Virtual Reality Headsets and Hairdos
When you start to consider all the ways, some of them mundane, that you can utilize a new piece of technology then you can actually say that technology has arrived. The Oculus Rift and HTC Vive along with all the popular virtual reality headsets are now real consumer products and it only makes sense that people start to worry about how they will use the technology and at the same time worry about simple things like what will it do to their hair.
Virtual reality headsets are designed to rest on your head almost the same way a hat would and quite often headset like the Oculus Rift has been compared to a baseball cap. However, the cap is actually a collection of straps and if you’re some Becky with the good hair that can lie flat against your head this won’t present too much of a problem as everything will remain fairly uniform. But for the rest of us that our hair textures react almost like a foam mattress, each fresh indentation will definitely scatter whatever symmetry might have existed there before.
No problem when you’re at Home.
In the privacy of your own home, this won’t be too much of an issue and you could easily brush your hair back to a semblance of its original state after you take off the headset. But the problem arises when you’re using the VR headset in a public place. With the current high cost of VR headsets, a lot of people will have their first experience in a public demo space and these spaces will be full of other hopefully empathetic people who will have a full view of your new and deformed VR hair do. The strapless Google Cardboard turns out to be the best solution to this problem of post-VR appearance above all else.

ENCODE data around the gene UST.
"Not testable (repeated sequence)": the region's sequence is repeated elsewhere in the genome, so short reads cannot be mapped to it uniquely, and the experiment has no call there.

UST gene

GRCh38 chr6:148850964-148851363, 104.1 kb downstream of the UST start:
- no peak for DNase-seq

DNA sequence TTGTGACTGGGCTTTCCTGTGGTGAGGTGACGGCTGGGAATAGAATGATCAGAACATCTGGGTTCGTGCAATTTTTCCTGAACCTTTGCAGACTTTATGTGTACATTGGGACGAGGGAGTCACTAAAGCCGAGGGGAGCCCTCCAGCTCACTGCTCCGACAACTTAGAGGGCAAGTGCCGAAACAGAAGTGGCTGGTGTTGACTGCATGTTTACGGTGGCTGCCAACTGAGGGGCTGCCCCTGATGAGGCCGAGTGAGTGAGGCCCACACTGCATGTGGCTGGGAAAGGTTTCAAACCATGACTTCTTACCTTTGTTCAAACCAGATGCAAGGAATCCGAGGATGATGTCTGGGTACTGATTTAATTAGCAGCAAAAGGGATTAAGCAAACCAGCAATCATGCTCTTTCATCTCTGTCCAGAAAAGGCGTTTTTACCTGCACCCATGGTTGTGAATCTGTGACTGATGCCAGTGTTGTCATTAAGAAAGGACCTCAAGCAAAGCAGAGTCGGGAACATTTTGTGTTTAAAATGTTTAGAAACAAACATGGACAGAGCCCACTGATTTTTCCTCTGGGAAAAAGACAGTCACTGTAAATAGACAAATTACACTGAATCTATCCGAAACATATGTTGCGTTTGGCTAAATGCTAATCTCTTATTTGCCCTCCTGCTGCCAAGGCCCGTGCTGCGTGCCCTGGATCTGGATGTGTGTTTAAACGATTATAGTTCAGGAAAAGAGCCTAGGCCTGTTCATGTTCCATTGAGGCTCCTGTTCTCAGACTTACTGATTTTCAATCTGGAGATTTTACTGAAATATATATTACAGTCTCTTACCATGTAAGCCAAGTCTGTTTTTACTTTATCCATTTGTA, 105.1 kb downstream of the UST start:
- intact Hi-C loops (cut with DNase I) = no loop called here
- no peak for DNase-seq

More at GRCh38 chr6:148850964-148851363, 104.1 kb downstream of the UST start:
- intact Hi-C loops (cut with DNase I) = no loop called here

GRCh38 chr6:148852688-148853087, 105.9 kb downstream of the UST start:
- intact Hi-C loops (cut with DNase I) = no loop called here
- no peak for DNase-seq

In terms of solving this hair problem, there might not be any and in fact, it isn’t really a major problem worthy of the resources that might be required to solve it. Perhaps Oculus will start packing in combs in the gear for a quick hair straightening or something. Asides from headsets ruining your hair do, there are a lot of other physical marks they tend to leave behind like the telltale creases in your face. It’s funny how all of the effort put into standardizing a particular tech and it still ends up affecting people in different ways. Everybody has a peculiar body type and make up and these devices affect us all in different ways. For example, the hardware tends to fit poorly on women or on people who wear glasses. This is just something to mull over for companies who want to sell pricey gadgets to as many people as possible.
A lot of the allure of virtual reality is on the escapism and it’s so fitting that after all the false starts due to reasons ranging from underpowered tech and a bunch of others, the last issue it has to overcome will be one of social self-consciousness.